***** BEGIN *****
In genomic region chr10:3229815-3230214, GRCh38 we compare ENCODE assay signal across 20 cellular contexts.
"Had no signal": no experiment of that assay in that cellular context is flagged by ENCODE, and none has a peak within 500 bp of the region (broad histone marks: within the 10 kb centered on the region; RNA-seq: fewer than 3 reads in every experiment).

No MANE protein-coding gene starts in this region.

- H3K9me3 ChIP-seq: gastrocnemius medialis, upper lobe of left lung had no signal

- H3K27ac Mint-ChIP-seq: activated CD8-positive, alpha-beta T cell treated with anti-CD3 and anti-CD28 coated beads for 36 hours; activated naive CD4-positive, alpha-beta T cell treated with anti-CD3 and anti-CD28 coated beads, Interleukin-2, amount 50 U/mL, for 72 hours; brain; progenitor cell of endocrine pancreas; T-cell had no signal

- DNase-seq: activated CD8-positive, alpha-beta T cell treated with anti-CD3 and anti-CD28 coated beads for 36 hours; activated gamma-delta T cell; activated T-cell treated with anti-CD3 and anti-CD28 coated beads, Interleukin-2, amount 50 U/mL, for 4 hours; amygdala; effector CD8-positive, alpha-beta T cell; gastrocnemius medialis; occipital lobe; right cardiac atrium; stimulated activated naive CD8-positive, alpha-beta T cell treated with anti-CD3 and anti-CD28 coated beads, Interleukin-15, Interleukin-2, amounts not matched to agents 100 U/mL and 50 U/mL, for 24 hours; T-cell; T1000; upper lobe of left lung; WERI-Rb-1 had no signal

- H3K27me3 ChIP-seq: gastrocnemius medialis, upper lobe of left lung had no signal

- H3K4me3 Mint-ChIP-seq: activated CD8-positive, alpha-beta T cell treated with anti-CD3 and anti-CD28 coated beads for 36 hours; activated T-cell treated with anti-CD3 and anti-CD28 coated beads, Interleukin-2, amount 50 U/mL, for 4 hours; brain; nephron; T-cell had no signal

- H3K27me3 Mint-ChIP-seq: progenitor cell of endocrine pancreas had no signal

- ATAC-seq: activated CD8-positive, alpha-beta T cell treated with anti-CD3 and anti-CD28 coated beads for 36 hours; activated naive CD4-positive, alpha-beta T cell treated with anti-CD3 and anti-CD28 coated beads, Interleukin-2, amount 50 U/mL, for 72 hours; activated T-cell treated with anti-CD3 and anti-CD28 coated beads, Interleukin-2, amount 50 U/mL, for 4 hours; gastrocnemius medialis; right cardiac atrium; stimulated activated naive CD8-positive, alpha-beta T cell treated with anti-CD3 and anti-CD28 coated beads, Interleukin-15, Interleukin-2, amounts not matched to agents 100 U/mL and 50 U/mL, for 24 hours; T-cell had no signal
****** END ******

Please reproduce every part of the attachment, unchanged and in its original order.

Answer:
In genomic region chr10:3229815-3230214, GRCh38 we compare ENCODE assay signal across 20 cellular contexts.
"Had no signal": no experiment of that assay in that cellular context is flagged by ENCODE, and none has a peak within 500 bp of the region (broad histone marks: within the 10 kb centered on the region; RNA-seq: fewer than 3 reads in every experiment).

No MANE protein-coding gene starts in this region.

- H3K9me3 ChIP-seq: gastrocnemius medialis, upper lobe of left lung had no signal

- H3K27ac Mint-ChIP-seq: activated CD8-positive, alpha-beta T cell treated with anti-CD3 and anti-CD28 coated beads for 36 hours; activated naive CD4-positive, alpha-beta T cell treated with anti-CD3 and anti-CD28 coated beads, Interleukin-2, amount 50 U/mL, for 72 hours; brain; progenitor cell of endocrine pancreas; T-cell had no signal

- DNase-seq: activated CD8-positive, alpha-beta T cell treated with anti-CD3 and anti-CD28 coated beads for 36 hours; activated gamma-delta T cell; activated T-cell treated with anti-CD3 and anti-CD28 coated beads, Interleukin-2, amount 50 U/mL, for 4 hours; amygdala; effector CD8-positive, alpha-beta T cell; gastrocnemius medialis; occipital lobe; right cardiac atrium; stimulated activated naive CD8-positive, alpha-beta T cell treated with anti-CD3 and anti-CD28 coated beads, Interleukin-15, Interleukin-2, amounts not matched to agents 100 U/mL and 50 U/mL, for 24 hours; T-cell; T1000; upper lobe of left lung; WERI-Rb-1 had no signal

- H3K27me3 ChIP-seq: gastrocnemius medialis, upper lobe of left lung had no signal

- H3K4me3 Mint-ChIP-seq: activated CD8-positive, alpha-beta T cell treated with anti-CD3 and anti-CD28 coated beads for 36 hours; activated T-cell treated with anti-CD3 and anti-CD28 coated beads, Interleukin-2, amount 50 U/mL, for 4 hours; brain; nephron; T-cell had no signal

- H3K27me3 Mint-ChIP-seq: progenitor cell of endocrine pancreas had no signal

- ATAC-seq: activated CD8-positive, alpha-beta T cell treated with anti-CD3 and anti-CD28 coated beads for 36 hours; activated naive CD4-positive, alpha-beta T cell treated with anti-CD3 and anti-CD28 coated beads, Interleukin-2, amount 50 U/mL, for 72 hours; activated T-cell treated with anti-CD3 and anti-CD28 coated beads, Interleukin-2, amount 50 U/mL, for 4 hours; gastrocnemius medialis; right cardiac atrium; stimulated activated naive CD8-positive, alpha-beta T cell treated with anti-CD3 and anti-CD28 coated beads, Interleukin-15, Interleukin-2, amounts not matched to agents 100 U/mL and 50 U/mL, for 24 hours; T-cell had no signal